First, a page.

Seawind 1250

5.0 from 3 Reviews


What is your rating of this boat?

Showing 1 to 3 of 3 reviews

They have the knack for picking their market and delivering a good product at a great price point

Barry Henson  
Reviewed Nov 2016
Motoring out from Martha’s Cove Port Phillip Bay was dishing up a mixed bag. We had a fluky westerly ranging from 12 to 18 knots so we got a bit of every thing. Anybody who has raced against them knows that catamarans fly when the wind is on the beam, but their downfall has always been their pointing ability.

I was interested to see on the 1250 pointed, particularly as it has skegs (and a 1.16 metre draft) rather than dagger boards.

Well, the short answer is it points surprisingly well. We started off on a reach with the breeze sixty degrees off our bow. We managed between 5.5 to 6.8 knots boat speed in a thirteen knot breeze. As we hardened up I expect our speed to drop, well, it didn’t. At thirty-five degrees off the wind we were doing a consistent 6.5 knots. Hmmm… not bad for a cat. I could point a degree or two below that, but beyond that my speed began to drop and she started to luff. Still, thirty-five degrees off the wind is pretty respectable pointing for a catamaran...
3 people found this helpful. Do you?Thank Barry Henson

It was the first cat I fell in love with

The Miss  
Reviewed Nov 2016
My first thought when walking toward the 1250 is an imposing, handsome meow indeed. The overwhelming feeling from these boats is room, lots of it. Like a blondes big hair and chest Seawind’s signature feature is the tri folding lifting doors. When I read other reviews and they speak of Australian design flair this is it, the tri-fold design is clever with flair rolled into one. By taking the doors up and away the back of the boat becomes part of the saloon so it gives you a whole lot of room and whether you like it or not, yours will be the obvious party boat in the bay.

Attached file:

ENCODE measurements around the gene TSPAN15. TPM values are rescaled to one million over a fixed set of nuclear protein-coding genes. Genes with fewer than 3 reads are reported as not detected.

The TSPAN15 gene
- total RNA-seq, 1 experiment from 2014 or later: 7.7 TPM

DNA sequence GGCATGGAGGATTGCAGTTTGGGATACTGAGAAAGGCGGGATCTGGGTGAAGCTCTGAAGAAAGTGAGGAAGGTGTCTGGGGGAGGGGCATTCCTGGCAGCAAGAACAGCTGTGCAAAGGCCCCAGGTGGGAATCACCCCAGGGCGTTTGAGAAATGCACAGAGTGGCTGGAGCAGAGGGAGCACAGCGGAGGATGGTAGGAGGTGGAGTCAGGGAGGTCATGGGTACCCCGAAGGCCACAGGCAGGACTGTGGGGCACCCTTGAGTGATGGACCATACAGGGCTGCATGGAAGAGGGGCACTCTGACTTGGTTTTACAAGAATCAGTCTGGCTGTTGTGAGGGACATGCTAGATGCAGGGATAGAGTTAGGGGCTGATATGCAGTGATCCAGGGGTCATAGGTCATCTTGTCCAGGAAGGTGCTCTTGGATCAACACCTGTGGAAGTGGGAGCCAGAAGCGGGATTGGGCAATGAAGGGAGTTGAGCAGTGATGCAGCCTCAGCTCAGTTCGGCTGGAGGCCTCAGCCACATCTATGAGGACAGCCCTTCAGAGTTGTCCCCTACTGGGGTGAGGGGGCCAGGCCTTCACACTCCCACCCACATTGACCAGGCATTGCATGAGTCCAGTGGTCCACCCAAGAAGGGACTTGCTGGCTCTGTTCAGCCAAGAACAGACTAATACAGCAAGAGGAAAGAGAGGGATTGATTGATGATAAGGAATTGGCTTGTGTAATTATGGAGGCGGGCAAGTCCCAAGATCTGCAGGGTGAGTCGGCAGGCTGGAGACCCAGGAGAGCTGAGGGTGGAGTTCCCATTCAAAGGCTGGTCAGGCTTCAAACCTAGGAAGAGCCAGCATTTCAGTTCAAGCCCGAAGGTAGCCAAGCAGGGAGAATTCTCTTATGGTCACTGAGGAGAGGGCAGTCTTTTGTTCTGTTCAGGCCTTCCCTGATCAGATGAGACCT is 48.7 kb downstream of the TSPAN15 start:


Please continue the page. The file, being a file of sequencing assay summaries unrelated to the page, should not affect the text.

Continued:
All this room feels so Australian. We Australians just love space, it’s one of those badge of honours we have in regards to our way of life, so it seems natural that Australian boats are designed reflecting this...
2 people found this helpful. Do you?Thank The Miss

This mid sized model from Seawind joins the multihull fleet

Mark Pillsbury  
Reviewed Nov 2016
Seawinds aren’t the least-expensive catamarans on the market—the French will likely stake this claim for the time being—but still, the company is hedging for the future. It recently bought Corsair, and Ward has outlined his plans to begin taking advantage of certain cost savings by manufacturing at least some Seawind components at the Corsair facility in Vietnam. In the meantime, Seawinds dominate Australian waters, a good proving ground for bluewater cats that can roam the globe...
Was this helpful?Thank Mark Pillsbury

Please select a location